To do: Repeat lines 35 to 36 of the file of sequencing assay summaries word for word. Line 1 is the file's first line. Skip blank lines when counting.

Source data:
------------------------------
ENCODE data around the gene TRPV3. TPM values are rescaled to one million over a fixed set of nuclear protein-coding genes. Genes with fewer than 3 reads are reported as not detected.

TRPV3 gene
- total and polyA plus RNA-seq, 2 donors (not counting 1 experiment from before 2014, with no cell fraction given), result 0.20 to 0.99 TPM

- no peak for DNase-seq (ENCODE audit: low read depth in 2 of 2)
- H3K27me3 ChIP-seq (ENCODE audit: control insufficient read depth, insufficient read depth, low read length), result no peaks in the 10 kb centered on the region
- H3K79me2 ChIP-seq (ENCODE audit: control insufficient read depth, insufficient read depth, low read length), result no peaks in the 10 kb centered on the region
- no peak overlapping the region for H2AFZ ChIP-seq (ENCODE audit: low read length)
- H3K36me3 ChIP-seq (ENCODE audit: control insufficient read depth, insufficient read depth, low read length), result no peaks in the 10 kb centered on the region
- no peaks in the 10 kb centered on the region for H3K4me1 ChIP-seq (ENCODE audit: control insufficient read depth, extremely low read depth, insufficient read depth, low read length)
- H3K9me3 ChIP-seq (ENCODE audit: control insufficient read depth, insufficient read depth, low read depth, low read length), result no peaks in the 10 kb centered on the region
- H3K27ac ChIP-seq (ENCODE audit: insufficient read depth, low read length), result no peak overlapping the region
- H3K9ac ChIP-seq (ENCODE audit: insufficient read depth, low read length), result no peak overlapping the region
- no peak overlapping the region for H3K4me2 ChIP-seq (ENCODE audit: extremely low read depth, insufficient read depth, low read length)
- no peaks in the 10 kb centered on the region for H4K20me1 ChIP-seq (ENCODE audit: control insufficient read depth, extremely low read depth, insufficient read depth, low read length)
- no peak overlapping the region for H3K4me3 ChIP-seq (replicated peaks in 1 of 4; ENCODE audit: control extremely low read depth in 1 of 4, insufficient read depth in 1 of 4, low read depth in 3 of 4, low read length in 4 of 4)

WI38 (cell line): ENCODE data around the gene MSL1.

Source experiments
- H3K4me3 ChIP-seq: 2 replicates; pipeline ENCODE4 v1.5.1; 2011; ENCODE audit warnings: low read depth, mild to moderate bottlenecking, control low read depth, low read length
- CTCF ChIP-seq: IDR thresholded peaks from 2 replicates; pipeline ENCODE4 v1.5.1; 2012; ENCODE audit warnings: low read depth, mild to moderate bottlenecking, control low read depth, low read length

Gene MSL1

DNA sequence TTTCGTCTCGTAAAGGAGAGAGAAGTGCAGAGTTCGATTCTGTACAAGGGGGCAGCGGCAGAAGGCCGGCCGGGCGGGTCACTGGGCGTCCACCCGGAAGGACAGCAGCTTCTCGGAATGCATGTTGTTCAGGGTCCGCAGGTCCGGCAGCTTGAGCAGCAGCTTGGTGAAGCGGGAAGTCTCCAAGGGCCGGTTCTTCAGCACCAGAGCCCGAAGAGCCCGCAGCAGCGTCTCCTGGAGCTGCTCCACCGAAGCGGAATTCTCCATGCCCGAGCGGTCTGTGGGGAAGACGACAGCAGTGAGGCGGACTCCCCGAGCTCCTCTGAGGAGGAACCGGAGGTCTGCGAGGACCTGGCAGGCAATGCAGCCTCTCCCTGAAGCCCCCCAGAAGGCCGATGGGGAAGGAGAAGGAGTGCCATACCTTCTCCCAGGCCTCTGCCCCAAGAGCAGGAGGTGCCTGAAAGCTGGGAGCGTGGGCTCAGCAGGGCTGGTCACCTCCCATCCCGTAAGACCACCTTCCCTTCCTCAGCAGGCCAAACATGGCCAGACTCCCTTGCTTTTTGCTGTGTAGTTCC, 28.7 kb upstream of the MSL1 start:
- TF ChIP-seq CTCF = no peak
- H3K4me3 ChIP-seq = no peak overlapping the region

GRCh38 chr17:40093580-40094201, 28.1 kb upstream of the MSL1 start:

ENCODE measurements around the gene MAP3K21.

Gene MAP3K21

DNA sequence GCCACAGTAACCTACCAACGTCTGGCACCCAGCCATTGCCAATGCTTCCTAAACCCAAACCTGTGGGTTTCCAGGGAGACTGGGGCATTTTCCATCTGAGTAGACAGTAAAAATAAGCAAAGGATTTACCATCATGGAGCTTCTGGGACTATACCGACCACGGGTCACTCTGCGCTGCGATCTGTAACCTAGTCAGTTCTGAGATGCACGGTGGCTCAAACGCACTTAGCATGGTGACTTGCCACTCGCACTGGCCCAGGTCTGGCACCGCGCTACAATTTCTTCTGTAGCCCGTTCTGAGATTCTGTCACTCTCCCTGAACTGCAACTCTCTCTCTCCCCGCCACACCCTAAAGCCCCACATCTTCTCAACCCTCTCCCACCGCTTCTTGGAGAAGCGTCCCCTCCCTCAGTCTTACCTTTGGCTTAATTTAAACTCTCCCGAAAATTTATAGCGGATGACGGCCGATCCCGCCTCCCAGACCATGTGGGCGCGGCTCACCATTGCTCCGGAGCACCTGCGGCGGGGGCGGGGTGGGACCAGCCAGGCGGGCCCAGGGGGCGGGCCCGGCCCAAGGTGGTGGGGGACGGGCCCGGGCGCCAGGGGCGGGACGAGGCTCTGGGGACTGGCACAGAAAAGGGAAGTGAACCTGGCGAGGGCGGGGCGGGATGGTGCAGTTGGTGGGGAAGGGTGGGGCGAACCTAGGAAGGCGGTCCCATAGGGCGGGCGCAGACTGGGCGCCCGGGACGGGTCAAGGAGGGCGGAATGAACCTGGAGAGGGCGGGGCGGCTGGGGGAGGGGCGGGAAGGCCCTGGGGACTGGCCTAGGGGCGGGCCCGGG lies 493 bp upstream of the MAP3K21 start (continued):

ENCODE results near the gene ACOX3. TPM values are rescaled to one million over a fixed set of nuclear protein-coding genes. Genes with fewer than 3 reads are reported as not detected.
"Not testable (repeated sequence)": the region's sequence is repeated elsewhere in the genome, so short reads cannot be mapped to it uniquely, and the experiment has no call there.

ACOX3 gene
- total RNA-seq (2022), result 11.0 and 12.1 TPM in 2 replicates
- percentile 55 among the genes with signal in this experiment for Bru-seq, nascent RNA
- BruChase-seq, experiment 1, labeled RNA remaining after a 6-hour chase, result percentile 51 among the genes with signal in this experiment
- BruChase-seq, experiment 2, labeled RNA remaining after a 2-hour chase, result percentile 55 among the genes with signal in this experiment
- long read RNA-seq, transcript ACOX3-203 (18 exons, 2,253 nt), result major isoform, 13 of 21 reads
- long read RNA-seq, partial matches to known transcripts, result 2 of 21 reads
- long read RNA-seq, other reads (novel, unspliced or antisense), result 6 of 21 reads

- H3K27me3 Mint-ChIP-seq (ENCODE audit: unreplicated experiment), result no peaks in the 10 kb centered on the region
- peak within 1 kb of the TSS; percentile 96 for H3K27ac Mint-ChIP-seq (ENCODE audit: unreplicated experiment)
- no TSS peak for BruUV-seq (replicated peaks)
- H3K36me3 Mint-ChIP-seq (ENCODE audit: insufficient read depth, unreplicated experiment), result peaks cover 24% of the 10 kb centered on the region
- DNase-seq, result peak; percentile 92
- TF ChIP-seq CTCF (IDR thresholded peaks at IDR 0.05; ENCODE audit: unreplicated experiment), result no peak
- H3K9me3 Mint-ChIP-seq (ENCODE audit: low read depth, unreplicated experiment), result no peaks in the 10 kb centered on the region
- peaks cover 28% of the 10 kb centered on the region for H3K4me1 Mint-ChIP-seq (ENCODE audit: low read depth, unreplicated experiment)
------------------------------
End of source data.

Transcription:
- long read RNA-seq, transcript ACOX3-203 (18 exons, 2,253 nt), result major isoform, 13 of 21 reads
- long read RNA-seq, partial matches to known transcripts, result 2 of 21 reads